3.2 Vicarious Capability
There are two basic modes of learning. People learn by experiencing the eﬀects of their actions, and through the power of social modeling. Trial and error learning is a tedious and hazardous process. Fortunately, this process can be short cut by social modeling. Humans have evolved an advanced capacity for observational learning that enables them to expand their knowledge and competencies rapidly through the information conveyed by the rich variety of models (Bandura 1986, Rosenthal and Zimmerman 1978).
Modeling is not simply a process of response mimicry as commonly believed. Modeled activities convey rules for generative behavior. Once observers extract the rules underlying the modeled activities they can generate new patterns of behavior that go beyond what they have seen or heard. Self-regulatory and other cognitive skills can also be developed by using models to verbalize plans, action strategies, and self-guidance to counteract self-debilitating thought patterns, as solutions to problems are worked through (Meichenbaum 1984). Deﬁcient and faulty habits of thought are corrected as participants adopt and enact the verbal self-guidance.
In addition to cultivating new competencies, modeling inﬂuences can alter incentive motivation, emotional proclivities, and value systems (Bandura 1986). Seeing others achieve desired outcomes by their eﬀorts can instill motivating outcome expectations in observers that they can secure similar beneﬁts for comparable performances; seeing others punished for engaging in certain activities can instill negative outcome expectations that serve as disincentives. Observers can also acquire lasting attitudes and emotional and behavioral proclivities toward persons, places, or things that have been associated with modeled emotional experiences. Observers learn to fear the things that frightened models, to dislike what repulsed them, and to like what gratiﬁed them.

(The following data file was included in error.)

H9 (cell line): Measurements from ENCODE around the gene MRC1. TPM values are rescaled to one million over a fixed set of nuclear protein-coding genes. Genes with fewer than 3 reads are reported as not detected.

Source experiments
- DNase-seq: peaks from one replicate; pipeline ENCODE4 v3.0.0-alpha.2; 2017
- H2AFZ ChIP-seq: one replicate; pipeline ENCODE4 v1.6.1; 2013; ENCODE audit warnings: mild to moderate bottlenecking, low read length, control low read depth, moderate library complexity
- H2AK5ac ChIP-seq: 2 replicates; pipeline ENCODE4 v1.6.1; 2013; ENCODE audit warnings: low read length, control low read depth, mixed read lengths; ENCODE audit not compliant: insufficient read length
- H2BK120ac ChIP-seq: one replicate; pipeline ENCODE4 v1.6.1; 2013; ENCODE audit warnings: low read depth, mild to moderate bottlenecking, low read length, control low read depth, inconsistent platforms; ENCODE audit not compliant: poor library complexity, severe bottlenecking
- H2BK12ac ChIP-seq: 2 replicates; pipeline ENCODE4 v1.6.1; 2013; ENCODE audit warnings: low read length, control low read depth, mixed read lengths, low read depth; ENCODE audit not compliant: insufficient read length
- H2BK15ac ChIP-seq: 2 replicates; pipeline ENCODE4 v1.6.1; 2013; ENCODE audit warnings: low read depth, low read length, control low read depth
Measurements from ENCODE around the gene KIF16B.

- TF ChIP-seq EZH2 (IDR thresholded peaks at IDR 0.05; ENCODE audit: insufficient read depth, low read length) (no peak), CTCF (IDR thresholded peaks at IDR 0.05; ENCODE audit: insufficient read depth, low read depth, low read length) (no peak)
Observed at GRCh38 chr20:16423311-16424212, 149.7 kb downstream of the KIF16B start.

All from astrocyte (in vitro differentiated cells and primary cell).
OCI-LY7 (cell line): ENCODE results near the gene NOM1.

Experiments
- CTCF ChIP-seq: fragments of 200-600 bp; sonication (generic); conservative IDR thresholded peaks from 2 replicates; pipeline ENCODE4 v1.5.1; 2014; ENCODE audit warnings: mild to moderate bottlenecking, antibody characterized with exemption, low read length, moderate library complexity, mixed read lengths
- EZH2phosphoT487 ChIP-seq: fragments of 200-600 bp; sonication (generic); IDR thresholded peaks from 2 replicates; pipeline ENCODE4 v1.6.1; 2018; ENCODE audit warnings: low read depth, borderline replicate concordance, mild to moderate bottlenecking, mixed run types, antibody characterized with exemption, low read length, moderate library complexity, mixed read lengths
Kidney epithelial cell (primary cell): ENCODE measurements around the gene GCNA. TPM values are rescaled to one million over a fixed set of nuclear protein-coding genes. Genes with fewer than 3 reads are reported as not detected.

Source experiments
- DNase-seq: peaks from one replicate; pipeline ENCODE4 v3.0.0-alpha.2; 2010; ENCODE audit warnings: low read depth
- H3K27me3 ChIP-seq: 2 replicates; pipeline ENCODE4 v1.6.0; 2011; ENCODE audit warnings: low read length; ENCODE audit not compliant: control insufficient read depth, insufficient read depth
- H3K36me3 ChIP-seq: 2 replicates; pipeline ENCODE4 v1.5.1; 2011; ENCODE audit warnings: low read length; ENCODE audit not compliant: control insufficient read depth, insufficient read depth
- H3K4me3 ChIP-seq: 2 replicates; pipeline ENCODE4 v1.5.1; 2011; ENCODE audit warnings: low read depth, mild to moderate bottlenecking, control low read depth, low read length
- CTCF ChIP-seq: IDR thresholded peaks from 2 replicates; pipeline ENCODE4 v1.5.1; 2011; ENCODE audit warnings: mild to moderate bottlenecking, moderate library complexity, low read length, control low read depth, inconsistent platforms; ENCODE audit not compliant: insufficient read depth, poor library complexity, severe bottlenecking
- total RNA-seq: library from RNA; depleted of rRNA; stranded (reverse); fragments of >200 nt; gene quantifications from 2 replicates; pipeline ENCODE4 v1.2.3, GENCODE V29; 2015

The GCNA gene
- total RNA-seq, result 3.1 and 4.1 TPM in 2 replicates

During the course of their daily lives, people have direct contact with only a small sector of the physical and social environment. As a result, their conceptions of social reality are greatly inﬂuenced by modeled representations of society, mainly by the mass media (Gerbner 1972). Video and computer systems feeding oﬀ telecommunications satellites are now rapidly diﬀusing new ideas, values, and styles of conduct worldwide. At the societal level, symbolic modeling is transforming how social systems operate and serving as a major vehicle for sociopolitical change (Bandura 1997). As Braithwaite (1994) has shown, the speed with which Eastern European rulers and regimes were toppled was greatly accelerated by televised modeling of successful mass action.
The vast body of knowledge on modeling processes is being widely applied for personal development, therapeutic purposes, and social change (Bandura 1997, Bandura and Rosenthal 1978, Rosenthal and Steﬀek 1991). For human problems that stem from sociocognitive deﬁcits, the guided mastery approach that is highly eﬀective in cultivating personal eﬃcacy and psychosocial competencies combines three components. First, the appropriate competencies are modeled in a stepwise fashion to convey the basic rules and strategies. Second, the learners receive guided practice under simulated conditions to develop proﬁciency in the skills. Third, they are provided with a graduated transfer program that helps them to apply their newly learned skills in their everyday lives in ways that will bring them success. In ameliorating anxiety and phobic dysfunction, the modeling provides coping strategies for managing threats. One can eventually overcome fears without the aid of modeling through repeated unscathed contact with threats, although it takes longer and is more stressful. However, modeling of cognitive and behavioral skills is a key ingredient in the development of complex competencies.